So, what to do now. I knew that I could name a range, and I knew that I could use a named range for the data validation. What I did not know was this little gem of a function:

=INDIRECT()

This function looks at the value of a cell and considers the text of it, not the reference to it. I sincerely doubt that I’m explaining that correctly. Essentially, we are going to use the value of the first drop down to define the named range that is to be used in the second drop down. Simple.

These are the lists we will be using for this example. The first column is car manufacturers (makes) and the second list is models. Note that the data does not define which models are made by which manufacturers – that is going to be defined by named ranges.

Named Ranges

First, split up the models column into the named ranges (makes) the models represent. For instance, cells I2:I5 are Fords, and cells I6:I8 are Toyotas, so the named ranges should be “Ford” and “Toyota”.

Named Ranges Defined

Next, use the first list of makes as a List Data Validation for your first dropdown. Do this in cell A3.

Data Validation

Finally, and here comes the magic, use an INDIRECT formula for the List Data Validation of the second dropdown. This will use the first dropdown’s value as the name of the Named Range used to populate the second dropdown.

Equals Indirect

That’s it! When a user selects an item from the first dropdown, let’s say “Ford”, the second dropdown is populated with items from the named range called “Ford”. Note that List Data Validation needs to be a one dimensional array. If you require a second dimension to your data, consider a VLOOKUP to be used in conjunction with the above method.

As always, I hope I was explicit enough with my post, but if you have any questions or problems with this method, please do not hesitate to post comments below.

Drive Time Calculations in Excel

Building on my most popular post, Getting Information From the Web Using Excel VBA, I had the need in a recent project to calculate drive times on many rows of data, and decided to build a function in Excel to handle the dirty work for me using Google Maps.

Essentially, we had 200 or so latitude/longitude points and needed to see which of six addresses were closer from a drive time perspective. Luckily, Google came to the rescue once again, because one can use latitude/longitude coordinates in lieu of an address in order to get directions (which includes drive time) to a physical address (or, I suppose, a second set of latitude/longitude coordinates). What’s more, the URL for google maps to give you this information is fairly simple:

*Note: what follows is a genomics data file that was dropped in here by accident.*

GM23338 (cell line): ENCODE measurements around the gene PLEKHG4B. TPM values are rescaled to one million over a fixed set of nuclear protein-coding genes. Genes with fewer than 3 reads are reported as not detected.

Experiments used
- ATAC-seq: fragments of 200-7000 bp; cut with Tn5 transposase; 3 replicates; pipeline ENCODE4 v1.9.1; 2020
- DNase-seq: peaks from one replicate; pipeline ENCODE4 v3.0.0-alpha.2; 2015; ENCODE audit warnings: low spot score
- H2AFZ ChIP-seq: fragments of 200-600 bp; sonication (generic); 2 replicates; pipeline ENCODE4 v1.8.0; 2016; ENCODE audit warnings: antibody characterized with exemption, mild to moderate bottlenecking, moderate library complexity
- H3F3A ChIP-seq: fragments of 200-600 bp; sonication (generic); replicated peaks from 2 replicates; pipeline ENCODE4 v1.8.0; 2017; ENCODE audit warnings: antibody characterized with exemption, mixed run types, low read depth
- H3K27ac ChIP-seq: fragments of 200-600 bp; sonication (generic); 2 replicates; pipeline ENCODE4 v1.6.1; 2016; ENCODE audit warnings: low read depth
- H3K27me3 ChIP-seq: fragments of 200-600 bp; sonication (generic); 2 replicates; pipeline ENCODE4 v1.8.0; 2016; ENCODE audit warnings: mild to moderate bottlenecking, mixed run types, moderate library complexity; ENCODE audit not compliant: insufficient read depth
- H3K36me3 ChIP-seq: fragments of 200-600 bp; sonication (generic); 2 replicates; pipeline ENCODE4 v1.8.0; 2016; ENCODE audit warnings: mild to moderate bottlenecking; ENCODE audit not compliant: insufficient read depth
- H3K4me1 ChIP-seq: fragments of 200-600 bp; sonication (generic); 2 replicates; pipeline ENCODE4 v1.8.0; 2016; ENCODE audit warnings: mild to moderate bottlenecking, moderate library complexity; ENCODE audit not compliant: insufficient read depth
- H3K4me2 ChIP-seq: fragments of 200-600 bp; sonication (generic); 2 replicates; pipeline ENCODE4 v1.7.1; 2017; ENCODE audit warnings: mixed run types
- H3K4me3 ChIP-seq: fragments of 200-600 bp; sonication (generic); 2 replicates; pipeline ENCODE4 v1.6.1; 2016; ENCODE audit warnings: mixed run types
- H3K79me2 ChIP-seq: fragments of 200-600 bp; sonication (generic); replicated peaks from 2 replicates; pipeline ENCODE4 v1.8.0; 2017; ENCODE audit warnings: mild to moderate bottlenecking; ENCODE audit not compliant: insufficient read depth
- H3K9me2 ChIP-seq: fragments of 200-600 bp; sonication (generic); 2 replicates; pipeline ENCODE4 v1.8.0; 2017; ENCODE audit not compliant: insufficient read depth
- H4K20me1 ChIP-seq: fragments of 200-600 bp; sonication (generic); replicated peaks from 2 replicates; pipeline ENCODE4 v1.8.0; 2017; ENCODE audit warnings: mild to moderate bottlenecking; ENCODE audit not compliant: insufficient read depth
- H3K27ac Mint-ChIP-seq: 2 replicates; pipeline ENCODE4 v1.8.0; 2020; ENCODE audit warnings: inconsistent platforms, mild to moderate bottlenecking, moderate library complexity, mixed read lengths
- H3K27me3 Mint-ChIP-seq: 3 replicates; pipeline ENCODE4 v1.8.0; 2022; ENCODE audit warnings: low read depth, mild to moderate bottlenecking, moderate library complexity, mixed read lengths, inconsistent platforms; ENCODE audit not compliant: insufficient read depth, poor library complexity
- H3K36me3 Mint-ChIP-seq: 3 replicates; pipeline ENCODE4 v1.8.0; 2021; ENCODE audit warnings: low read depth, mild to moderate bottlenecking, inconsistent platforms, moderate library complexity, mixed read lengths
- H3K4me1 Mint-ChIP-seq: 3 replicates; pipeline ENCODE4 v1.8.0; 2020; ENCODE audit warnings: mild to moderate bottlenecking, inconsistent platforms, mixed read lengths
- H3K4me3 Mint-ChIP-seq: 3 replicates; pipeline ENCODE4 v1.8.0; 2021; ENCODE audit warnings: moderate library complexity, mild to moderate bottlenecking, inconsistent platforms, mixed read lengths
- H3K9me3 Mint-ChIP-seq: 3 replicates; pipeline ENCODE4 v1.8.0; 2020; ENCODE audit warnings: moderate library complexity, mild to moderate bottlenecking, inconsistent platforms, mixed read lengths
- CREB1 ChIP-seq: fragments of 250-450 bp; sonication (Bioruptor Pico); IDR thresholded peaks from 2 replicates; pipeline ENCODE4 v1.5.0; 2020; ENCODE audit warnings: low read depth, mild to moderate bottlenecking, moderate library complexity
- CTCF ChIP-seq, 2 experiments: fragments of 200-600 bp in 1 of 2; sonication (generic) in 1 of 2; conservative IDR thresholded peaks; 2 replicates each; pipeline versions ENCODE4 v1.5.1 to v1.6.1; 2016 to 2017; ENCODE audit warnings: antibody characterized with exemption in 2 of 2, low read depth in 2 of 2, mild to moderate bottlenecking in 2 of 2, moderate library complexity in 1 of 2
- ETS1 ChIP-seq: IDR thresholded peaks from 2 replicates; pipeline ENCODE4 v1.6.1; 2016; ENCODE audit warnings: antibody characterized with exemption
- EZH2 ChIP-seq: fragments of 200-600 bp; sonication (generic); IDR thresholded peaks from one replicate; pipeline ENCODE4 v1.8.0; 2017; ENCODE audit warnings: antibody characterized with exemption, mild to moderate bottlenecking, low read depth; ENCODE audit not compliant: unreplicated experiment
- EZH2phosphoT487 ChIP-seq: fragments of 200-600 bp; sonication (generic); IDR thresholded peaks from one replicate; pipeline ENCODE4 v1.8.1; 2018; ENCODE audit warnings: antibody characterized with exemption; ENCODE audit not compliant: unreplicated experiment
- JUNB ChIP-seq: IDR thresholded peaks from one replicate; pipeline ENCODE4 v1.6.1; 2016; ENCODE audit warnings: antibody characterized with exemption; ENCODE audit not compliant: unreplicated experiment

http://maps.google.com/maps?q=from: [PointA] to: [PointB]

So, once I dug through the HTML code behind the google maps directions results to find the div element containing the drive time of the quickest route, it was easy enough to create the following function. The two parameters are the addresses, zip codes, coordinates, or whatever else Google will allow you to use to approximate the starting and ending points.

Function DriveTime(PointA As String, PointB As String)

  Dim myURL As String
  myURL = _
    "http://maps.google.com/maps?" & _
    "&q=from: " & PointA & " to: " & PointB

  Dim inet1 As Inet
  Dim mypage As Variant

  Set inet1 = New Inet
  With inet1
    .Protocol = icHTTP
    .URL = myURL
    mypage = .OpenURL(.URL, icString)
  End With
  Set inet1 = Nothing

  Dim intStart As Double, intEnd As Double
  intStart = InStr(mypage, "<div class=""altroute-rcol altroute-info"">") + 41
  intEnd = InStr(intStart, mypage, "</div>") - intStart
  DriveTime = Mid(mypage, intStart, intEnd)

End Function

It took about 45 seconds to calculate the drive time for appx. 6 * 200 or 1,200 routes. My only other option was to copy and paste those 1,200 coordinates one-by-one into Google maps and retype the drive time. Which probably would have taken at least half a day. I call that a win.

Feel free to use this function for any number of drive time calculations, but I would assume that at some point Google will pitch a fit that your IP is sending so many requests to its map server. However, it didn’t bat an eye at my 1,200 queries, so who knows? Enjoy!

Next Unique and Previous Unique

Why this isn’t already a function of Excel baffles me.  Perhaps my work is somewhat unique.  I generally work with very large datasets (over 100,000 rows, often times nearing the 1.08 million row limit of Excel 2007), and I often find myself needing to scroll through the data in order to find the next value in a series.

Consider a spreadsheet with three columns: Fruit, Name, and Score.  Imagine this is populated with the data of a survey of 100,000 people and their opinions of Apples, Bananas, and Oranges.  You can assume that with three fruit types, there would be 300,000 total rows.  Now imagine opening this file in Excel, and imagine it is already sorted by Fruit.  How would you go about locating the first entry of Bananas?